This tutorial demonstrates how to analyse global data on the sphere using spherical harmonic functions.

In [1]:

```
%matplotlib inline
from __future__ import print_function # only necessary if using Python 2.x
import matplotlib.pyplot as plt
import numpy as np
```

In this example, we will use the topography of Earth that is provided in the example directory,

In [2]:

```
infile = '../ExampleDataFiles/topo.dat.gz'
topo = np.loadtxt(infile)
# plot with matplotlib
fig, ax = plt.subplots(1, 1, figsize=(10, 5))
ax.imshow(topo, extent=(-180, 180, -90, 90), cmap='viridis')
ax.set(xlabel='longitude', ylabel='latitude');
```

Using this data set, we will first demonstrate how to calculate the power spectrum, and second, how to perform simple filtering operations.

The power spectrum of a function describes how the variance of the function is distributed as a function of spherical harmonic degree. Concentration of power (or energy) in spherical harmonics with a particular wavelength can give hints about the origin of the feature. First, let's import the required functions, and expand the grid into spherical harmonics:

In [3]:

```
from pyshtools.expand import SHExpandDH;
from pyshtools.spectralanalysis import spectrum
coeffs = SHExpandDH(topo, sampling=2)
nl = coeffs.shape[1]
ls = np.arange(nl)
```

The "power spectrum" can be calculated using different conventions. The default in *pyshtools* is to calculate the total power of all angular orders as a function of spherical harmonic degee, which corresponds to the option `unit='per_l'`

. The power per degree l is somewhat equivalent to the power at a given wavenumber magnitude |k| in 2D Fourier analyses.

In [4]:

```
power_per_l = spectrum(coeffs)
fig, ax = plt.subplots(1, 1, figsize=(10, 5))
ax.plot(ls, power_per_l)
ax.set_yscale('log')
ax.set_xscale('log')
ax.grid()
```

The average power per coefficient as a function of spherical harmonic degree can be calculated by setting the parameter `unit`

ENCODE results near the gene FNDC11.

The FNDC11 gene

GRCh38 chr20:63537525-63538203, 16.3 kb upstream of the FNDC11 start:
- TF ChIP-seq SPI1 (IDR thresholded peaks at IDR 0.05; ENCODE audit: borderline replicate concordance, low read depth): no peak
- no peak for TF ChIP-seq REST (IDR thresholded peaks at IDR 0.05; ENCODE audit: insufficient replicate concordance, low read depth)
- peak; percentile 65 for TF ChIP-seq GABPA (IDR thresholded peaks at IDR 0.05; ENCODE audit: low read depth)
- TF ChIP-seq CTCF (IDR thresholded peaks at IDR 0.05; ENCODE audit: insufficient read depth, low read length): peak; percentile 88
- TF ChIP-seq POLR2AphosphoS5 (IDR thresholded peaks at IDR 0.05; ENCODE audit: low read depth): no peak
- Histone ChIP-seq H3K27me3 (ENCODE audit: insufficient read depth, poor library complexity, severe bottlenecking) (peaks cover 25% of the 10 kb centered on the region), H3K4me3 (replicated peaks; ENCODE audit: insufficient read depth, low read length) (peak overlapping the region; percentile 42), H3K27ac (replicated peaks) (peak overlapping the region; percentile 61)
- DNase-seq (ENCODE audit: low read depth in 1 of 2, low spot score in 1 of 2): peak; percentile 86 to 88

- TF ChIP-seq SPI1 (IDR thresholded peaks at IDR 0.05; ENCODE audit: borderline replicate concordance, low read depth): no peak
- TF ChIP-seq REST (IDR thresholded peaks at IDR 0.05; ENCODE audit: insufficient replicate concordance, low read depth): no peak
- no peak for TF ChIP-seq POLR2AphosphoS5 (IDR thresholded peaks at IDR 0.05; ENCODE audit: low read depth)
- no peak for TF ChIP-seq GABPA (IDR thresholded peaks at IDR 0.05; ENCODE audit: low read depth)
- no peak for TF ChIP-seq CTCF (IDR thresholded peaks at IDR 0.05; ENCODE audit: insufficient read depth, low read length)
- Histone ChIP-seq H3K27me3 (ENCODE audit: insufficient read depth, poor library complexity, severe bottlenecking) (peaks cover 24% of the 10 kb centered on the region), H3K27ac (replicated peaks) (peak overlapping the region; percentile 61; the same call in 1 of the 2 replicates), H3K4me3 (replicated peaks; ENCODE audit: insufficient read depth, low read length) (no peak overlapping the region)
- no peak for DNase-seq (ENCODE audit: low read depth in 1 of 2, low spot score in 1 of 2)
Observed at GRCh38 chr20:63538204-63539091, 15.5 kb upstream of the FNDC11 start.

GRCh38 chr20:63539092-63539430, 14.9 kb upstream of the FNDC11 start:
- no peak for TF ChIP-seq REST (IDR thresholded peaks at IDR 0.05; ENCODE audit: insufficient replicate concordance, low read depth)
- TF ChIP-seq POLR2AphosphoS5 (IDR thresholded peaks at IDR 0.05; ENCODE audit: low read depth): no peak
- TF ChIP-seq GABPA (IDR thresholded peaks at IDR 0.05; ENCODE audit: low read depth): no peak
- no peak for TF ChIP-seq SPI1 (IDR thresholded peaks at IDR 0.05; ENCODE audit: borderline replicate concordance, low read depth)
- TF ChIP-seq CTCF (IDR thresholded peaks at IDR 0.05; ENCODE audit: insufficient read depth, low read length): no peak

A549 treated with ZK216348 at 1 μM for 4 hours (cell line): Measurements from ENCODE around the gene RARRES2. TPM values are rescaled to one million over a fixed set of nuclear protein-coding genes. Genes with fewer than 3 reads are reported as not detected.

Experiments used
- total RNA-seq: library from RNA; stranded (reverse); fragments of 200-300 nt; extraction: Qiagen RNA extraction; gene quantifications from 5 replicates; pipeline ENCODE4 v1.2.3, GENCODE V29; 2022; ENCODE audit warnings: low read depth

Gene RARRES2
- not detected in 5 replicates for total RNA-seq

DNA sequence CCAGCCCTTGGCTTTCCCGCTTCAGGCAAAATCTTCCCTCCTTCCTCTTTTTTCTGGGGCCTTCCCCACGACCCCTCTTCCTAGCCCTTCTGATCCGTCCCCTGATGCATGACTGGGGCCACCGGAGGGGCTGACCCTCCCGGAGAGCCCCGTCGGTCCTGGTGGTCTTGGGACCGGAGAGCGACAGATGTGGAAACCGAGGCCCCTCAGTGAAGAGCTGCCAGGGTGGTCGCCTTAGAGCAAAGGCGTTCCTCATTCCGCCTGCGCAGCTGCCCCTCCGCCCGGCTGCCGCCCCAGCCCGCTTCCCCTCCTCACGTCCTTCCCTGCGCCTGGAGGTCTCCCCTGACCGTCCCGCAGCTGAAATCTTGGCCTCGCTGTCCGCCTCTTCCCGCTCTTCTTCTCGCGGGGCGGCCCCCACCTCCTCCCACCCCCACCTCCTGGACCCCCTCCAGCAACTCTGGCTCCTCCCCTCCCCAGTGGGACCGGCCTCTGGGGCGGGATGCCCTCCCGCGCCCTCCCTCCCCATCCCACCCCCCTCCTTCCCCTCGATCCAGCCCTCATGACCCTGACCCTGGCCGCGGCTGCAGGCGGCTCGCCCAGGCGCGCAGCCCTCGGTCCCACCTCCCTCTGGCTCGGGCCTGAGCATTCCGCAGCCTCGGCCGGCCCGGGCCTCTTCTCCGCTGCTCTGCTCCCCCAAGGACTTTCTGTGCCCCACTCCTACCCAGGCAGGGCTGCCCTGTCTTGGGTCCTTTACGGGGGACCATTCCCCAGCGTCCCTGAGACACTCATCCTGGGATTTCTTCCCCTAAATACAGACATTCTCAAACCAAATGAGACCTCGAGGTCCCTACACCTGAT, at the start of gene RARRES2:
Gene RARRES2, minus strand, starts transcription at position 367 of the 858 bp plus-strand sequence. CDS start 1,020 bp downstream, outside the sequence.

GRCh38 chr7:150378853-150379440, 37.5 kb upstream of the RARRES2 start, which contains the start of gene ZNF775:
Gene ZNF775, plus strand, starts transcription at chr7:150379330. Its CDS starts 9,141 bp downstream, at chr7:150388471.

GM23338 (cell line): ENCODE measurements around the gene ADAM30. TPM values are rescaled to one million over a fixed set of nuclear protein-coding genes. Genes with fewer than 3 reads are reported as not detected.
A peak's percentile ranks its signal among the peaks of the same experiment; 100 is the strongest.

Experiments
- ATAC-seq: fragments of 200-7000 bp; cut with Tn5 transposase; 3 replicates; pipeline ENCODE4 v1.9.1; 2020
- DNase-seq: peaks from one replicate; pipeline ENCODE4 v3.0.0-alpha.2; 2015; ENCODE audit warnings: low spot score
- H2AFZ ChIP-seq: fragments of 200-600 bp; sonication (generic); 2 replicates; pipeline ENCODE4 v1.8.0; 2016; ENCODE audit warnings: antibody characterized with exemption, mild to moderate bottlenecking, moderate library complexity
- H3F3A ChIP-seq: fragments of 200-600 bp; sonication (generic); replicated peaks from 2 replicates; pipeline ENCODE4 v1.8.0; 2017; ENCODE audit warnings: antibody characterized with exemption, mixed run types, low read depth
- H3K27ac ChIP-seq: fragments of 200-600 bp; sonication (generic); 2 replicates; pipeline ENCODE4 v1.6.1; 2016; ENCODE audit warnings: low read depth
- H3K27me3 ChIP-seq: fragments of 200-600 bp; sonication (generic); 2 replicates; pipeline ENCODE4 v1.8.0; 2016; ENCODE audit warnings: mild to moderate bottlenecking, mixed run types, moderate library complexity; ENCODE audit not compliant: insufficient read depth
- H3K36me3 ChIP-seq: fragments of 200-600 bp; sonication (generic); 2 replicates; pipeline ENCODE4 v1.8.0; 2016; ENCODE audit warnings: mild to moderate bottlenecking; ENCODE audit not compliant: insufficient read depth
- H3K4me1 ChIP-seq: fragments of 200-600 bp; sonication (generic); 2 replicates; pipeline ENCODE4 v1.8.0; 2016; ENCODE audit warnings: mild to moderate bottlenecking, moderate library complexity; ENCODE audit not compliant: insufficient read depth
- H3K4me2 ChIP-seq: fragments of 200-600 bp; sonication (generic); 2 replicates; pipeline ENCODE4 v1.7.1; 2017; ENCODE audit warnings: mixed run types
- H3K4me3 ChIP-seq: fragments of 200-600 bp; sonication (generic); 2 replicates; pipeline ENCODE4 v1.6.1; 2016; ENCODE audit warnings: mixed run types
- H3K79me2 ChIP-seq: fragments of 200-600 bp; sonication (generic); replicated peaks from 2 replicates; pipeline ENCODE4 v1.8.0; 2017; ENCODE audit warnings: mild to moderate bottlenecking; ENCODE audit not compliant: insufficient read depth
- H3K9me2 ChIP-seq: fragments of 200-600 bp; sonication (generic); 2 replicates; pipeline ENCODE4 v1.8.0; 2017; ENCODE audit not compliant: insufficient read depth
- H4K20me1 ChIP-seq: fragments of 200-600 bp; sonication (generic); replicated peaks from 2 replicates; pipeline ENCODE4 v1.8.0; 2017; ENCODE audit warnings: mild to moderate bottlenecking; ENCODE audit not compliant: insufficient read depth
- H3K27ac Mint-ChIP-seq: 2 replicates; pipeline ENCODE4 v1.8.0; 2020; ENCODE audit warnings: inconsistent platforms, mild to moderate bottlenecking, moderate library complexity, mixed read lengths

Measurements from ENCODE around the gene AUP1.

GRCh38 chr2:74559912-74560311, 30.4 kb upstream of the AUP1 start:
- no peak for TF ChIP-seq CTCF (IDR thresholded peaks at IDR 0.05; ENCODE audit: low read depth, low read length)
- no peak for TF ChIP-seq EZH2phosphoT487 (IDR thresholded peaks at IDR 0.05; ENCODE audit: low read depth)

equal to `'per_lm'`

. This is simply the power per degree divided by (2l+1), and is analogous to the power per wavenumber kx and ky in 2D Fourier analyses.

In [5]:

```
power_per_lm = spectrum(coeffs, unit='per_lm')
fig, ax = plt.subplots(1, 1, figsize=(10, 5))
ax.plot(ls, power_per_lm)
ax.set_yscale('log')
ax.set_xscale('log')
ax.grid()
```

Finally, the contribution to the total power from all angular orders over an infinitessimal logarithmic degree band `dlog_a(l)`

can be calculated by setting `unit='per_dlogl'`

. In this case, the contrubution in the band
`dlog_a(l)`

is `spectrum(l, 'per_dlogl')*dlog_a(l)`

, where `a`

is the base, and where `spectrum(l, 'per_dlogl)`

is equal to `spectrum(l, 'per_l')*l*log(a)`

. This power spectrum is useful to analyse dominant scales.

In [6]:

```
power_per_dlogl = spectrum(coeffs, unit='per_dlogl', base=2.)
fig, ax = plt.subplots(1, 1, figsize=(10, 5))
ax.plot(ls, power_per_dlogl)
ax.set_yscale('log', basey=2)
ax.set_xscale('log', basex=2)
ax.grid()
```

A global dataset can be filtered isostropically by multiplying the spherical harmonic coefficients by a degree-dependent function. We demonstrate this by setting the coefficients greater or equal to degree 8 equal to zero.

In [7]:

```
from pyshtools.expand import MakeGridDH;
coeffs_filtered = coeffs.copy()
lmax = 8
coeffs_filtered[:, lmax:, :] = 0.
topo_filtered = MakeGridDH(coeffs_filtered, sampling=2)
```

Next, we bandpass filter the data to retain only spherical harmonic coefficients between 8 <= l < 20.

In [8]:

```
coeffs_filtered2 = coeffs.copy()
lmin, lmax = 8, 20
coeffs_filtered2[:, :lmin, :] = 0.
coeffs_filtered2[:, lmax:, :] = 0.
topo_filtered2 = MakeGridDH(coeffs_filtered2, sampling=2)
```

Finally, let's plot the two filtered data sets:

In [9]:

```
fig, (row1, row2) = plt.subplots(2, 1, figsize=(10, 10))
row1.imshow(topo_filtered, extent=(-180, 180, -90, 90), cmap='viridis')
row1.set(xlabel='longitude', ylabel='latitude', title='l=0 - 7');
row2.imshow(topo_filtered2, extent=(-180, 180, -90, 90), cmap='viridis')
row2.set(xlabel='longitude', ylabel='latitude', title='l=8 - 19');
```